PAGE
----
USD strength still seems the most likely direction in most scenarios at the moment. “Risk off” would still tend to favour the USD as the big concerns relate to the euro area. “Risk on” still seems most likely to come from better US data, and consequently looks likely to lead to a rise in US yields relative to the euro area, though at this stage this effect is comparatively modest. The employment report has left the market with a slightly risk negative tone, which doesn’t seem entirely justified by the data. But the risks of a big move still seem to be towards a stronger USD, most likely in a risk negative scenario, even though positioning is still starting from a long USD bias.
Fundamental event risks drops significantly in the days ahead, but volatility may remain elevated all the same. Any especially large surprises in Friday’s US Consumer Price Index inflation figures could drive important US Dollar moves. Yet this past week showed that traders were more than willing to force big EURUSD moves even in the absence of event risk. Just this week we saw a surprisingly hawkish US Federal Reserve send the US Dollar sharply higher, but a disappointing Nonfarm Payrolls result brought the currency back to Earth. Ultimately, do either events represent a true “game-changing” piece of news? Not in this author’s opinion.
The Federal Open Market Committee (FOMC) Minutes from March’s rate decision showed no strong mention of further monetary policy easing, and traders immediately sent US yields and the domestic currency higher. Yet FOMC rhetoric is one matter and what voting members will ultimately decide is another. In other words: the FOMC minutes represent the opinion of a broad range of Regional Fed presidents and other officials. The voting committee is a much smaller group, and on the whole the voting members seem more dovish than the majority.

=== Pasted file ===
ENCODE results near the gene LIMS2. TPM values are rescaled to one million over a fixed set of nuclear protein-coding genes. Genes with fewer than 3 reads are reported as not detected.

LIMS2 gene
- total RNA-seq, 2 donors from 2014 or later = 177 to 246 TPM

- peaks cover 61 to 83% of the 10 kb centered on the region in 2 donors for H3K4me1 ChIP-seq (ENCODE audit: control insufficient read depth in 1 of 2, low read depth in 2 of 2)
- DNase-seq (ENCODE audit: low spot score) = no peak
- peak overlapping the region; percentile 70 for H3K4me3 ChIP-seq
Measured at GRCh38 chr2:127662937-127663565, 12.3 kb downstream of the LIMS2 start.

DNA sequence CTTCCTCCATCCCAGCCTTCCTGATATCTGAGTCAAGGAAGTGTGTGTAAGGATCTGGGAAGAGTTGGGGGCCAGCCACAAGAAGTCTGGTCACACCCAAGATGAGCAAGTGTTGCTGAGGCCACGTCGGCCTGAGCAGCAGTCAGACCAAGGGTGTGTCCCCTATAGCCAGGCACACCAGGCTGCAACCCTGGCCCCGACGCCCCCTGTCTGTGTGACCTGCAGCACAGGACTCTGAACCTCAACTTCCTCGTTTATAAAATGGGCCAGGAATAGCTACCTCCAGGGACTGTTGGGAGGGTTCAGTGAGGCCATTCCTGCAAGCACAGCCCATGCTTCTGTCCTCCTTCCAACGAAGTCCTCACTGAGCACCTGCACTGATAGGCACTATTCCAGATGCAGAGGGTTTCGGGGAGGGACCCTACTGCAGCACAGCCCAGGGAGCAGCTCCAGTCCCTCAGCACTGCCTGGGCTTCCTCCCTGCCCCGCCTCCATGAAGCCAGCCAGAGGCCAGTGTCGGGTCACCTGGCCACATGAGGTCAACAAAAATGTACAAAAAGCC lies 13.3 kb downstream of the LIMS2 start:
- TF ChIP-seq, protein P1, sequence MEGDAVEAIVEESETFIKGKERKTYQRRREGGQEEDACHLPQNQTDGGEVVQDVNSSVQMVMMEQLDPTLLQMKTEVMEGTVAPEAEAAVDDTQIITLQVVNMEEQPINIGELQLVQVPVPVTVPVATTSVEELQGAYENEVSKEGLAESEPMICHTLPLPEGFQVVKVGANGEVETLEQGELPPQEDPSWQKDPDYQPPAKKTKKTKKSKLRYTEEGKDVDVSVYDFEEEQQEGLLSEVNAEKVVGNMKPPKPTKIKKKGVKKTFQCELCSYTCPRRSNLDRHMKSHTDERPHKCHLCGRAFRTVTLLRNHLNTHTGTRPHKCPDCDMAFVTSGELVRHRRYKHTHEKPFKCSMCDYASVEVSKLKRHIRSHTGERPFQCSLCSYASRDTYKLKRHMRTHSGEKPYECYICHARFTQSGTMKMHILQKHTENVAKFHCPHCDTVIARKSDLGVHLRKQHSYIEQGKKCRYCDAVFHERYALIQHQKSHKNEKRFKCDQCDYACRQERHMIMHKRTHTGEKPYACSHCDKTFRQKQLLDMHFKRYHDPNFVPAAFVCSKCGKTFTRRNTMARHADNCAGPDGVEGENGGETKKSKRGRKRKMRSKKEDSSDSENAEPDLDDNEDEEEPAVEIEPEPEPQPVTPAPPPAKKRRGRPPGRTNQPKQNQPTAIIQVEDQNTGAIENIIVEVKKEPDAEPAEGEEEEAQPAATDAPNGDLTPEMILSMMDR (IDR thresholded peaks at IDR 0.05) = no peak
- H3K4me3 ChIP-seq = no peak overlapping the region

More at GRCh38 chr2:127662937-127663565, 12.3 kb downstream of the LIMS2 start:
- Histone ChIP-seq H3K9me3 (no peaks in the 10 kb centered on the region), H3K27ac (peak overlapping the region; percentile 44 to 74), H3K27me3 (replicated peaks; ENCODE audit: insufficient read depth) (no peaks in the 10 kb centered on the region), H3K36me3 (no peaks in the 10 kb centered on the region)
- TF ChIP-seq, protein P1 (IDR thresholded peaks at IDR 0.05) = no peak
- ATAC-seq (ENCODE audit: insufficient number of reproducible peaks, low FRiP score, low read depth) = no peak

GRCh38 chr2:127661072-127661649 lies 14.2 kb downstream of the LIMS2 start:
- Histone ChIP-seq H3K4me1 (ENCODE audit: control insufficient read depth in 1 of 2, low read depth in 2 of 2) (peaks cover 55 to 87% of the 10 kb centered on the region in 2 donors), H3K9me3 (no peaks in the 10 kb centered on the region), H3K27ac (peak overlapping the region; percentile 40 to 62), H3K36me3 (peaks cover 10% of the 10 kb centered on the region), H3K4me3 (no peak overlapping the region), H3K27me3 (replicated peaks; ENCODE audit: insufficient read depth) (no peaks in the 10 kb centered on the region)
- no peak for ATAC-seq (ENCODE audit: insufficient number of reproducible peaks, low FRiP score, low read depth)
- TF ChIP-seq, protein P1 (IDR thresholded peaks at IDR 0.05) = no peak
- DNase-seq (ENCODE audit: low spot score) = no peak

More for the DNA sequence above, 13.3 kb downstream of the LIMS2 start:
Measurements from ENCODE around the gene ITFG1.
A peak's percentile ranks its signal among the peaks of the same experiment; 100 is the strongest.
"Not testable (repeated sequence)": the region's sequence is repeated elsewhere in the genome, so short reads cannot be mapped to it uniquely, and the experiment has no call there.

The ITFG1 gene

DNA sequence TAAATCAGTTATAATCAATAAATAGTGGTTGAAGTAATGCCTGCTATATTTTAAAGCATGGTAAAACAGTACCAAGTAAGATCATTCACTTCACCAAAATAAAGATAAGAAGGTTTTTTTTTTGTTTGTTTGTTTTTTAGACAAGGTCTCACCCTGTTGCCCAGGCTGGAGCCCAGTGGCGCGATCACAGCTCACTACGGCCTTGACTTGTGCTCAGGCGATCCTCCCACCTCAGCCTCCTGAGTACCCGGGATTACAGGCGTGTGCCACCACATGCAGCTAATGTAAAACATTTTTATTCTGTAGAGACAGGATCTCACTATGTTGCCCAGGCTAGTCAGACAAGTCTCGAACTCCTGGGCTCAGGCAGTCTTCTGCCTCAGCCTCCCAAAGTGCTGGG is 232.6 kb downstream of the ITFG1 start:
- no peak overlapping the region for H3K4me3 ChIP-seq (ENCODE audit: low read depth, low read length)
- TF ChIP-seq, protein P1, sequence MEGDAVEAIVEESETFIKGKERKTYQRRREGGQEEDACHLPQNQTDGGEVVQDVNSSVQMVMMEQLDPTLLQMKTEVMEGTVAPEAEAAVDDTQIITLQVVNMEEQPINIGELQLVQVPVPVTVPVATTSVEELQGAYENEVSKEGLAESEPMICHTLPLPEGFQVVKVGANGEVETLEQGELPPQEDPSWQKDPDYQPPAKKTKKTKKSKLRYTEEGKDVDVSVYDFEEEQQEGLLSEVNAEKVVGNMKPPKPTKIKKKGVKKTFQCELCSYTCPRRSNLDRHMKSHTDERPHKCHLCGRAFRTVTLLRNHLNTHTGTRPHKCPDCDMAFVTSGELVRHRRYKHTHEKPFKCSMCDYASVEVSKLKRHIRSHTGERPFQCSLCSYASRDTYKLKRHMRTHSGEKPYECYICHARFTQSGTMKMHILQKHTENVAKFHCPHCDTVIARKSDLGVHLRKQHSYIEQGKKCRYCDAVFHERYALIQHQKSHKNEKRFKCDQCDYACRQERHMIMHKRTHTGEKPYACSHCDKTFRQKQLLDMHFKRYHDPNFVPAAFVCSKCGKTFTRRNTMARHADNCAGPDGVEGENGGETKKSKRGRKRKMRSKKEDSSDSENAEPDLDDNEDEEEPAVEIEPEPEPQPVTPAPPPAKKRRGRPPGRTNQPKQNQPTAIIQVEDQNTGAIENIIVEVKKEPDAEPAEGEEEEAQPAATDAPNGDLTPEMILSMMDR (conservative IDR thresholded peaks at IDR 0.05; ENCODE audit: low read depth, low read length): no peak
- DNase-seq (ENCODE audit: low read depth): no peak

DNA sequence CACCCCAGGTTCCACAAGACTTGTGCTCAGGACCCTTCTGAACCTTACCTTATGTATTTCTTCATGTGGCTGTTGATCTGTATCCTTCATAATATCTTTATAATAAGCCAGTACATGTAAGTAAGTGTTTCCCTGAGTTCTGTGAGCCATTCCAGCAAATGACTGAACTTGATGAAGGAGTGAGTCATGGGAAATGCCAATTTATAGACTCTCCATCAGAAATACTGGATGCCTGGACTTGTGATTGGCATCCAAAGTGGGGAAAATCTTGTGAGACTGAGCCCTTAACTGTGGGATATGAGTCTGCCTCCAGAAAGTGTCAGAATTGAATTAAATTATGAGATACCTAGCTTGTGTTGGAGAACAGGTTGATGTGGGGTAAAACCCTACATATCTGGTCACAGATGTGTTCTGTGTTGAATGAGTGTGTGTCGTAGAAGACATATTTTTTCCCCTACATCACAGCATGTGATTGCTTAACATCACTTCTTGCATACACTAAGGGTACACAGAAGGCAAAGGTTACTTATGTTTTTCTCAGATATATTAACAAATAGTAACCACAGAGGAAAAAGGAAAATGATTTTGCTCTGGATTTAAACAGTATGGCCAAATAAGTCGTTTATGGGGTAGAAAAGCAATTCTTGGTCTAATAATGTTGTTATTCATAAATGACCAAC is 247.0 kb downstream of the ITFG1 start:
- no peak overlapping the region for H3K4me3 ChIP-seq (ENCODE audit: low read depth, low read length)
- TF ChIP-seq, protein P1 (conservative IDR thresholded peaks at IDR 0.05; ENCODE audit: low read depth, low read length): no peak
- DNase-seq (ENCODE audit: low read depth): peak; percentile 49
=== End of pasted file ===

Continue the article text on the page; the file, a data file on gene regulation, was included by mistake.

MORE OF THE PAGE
Markets clearly remain quite sensitive to economic data surprises, but we’re not convinced that the next big US Dollar move will come on any one data release. Instead DailyFX wait patiently for a test of significant 8-month highs
The US job report disappointed badly in March by only showing 120k in job gains versus consensus of 205k and job gains in the previous three months of 246k on average. However, the job report is probably painting too weak a picture as most other labour market indicators point to continued robust job growth. Seasonal distortions are probably playing a role on top of the normal volatility in the data. The negative effect from seasonal distortions will continue in April before abating again. Hence we could have another weak job report in store next month. The apparent softness in the US labour market will raise concerns over the strength of the US recovery and keep the door open for further stimulus from the Fed. But as we get through the seasonal distortions after April, Danske believe a stronger picture of job growth will emerge again and that the Fed will refrain from more easing.
The NFIB small business optimism survey for the month of March is due out for release Tuesday. A measure of US small business confidence, the series has shown seven consecutive months of improvement.
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